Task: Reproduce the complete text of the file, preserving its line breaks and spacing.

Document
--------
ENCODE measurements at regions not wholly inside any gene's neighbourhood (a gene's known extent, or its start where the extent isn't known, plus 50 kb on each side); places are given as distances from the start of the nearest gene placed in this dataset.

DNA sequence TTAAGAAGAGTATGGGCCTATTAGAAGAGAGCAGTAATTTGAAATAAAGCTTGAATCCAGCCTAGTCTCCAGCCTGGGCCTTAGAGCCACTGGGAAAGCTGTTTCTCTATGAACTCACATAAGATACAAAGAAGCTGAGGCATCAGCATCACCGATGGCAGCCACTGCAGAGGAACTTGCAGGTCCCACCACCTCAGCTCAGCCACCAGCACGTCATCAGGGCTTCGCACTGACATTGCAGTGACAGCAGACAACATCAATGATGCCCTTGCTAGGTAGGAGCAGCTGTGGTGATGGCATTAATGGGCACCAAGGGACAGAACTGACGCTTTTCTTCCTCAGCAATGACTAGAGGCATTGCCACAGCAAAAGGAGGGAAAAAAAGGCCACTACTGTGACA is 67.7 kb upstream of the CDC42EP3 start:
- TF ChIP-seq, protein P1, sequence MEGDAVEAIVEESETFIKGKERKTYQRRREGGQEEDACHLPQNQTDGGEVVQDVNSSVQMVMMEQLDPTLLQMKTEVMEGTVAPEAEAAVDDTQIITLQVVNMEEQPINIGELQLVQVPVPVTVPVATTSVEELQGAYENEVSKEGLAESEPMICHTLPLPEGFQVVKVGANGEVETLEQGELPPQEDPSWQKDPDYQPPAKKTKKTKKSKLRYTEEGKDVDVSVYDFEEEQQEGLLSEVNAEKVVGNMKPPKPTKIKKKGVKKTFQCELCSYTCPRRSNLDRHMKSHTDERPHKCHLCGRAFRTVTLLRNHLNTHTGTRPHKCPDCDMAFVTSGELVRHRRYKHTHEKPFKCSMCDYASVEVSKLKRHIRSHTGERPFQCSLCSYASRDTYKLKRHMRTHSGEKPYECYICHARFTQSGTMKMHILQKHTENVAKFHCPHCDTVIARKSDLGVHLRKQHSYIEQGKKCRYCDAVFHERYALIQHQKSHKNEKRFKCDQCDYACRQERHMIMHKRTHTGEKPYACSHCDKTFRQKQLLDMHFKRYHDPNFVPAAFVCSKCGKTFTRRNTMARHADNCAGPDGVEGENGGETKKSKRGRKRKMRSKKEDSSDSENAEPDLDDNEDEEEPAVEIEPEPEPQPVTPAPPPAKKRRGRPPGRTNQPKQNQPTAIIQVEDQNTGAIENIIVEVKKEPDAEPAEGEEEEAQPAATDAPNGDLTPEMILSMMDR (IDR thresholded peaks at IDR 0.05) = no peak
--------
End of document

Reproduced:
ENCODE measurements at regions not wholly inside any gene's neighbourhood (a gene's known extent, or its start where the extent isn't known, plus 50 kb on each side); places are given as distances from the start of the nearest gene placed in this dataset.

DNA sequence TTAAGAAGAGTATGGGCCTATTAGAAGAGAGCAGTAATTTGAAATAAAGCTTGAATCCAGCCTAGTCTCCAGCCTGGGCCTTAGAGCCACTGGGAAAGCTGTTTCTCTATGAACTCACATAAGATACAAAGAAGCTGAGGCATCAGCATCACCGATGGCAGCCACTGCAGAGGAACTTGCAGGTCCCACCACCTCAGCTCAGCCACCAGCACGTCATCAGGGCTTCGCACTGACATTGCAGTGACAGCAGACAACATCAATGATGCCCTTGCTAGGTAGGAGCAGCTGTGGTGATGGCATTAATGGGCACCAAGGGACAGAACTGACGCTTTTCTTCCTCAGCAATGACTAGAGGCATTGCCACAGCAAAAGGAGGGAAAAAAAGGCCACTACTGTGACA is 67.7 kb upstream of the CDC42EP3 start:
- TF ChIP-seq, protein P1, sequence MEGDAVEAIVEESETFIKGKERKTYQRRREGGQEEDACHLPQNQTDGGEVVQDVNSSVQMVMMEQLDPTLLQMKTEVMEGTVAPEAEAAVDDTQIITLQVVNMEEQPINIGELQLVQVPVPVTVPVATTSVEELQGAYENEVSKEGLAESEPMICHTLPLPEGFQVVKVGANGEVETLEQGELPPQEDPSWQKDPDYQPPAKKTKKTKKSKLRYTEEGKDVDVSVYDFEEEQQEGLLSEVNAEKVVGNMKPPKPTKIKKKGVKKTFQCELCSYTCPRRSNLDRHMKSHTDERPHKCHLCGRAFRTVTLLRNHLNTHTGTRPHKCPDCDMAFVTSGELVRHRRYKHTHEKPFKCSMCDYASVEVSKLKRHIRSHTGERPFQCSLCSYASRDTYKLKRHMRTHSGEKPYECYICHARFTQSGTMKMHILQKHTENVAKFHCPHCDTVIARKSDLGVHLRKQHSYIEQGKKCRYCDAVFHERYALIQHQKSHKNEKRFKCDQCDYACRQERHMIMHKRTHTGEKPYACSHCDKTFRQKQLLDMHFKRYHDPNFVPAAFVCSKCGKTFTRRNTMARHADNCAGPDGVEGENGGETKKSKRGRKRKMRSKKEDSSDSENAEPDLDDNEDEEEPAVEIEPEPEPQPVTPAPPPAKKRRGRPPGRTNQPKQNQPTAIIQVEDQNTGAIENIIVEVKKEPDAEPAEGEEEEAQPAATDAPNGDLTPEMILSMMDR (IDR thresholded peaks at IDR 0.05) = no peak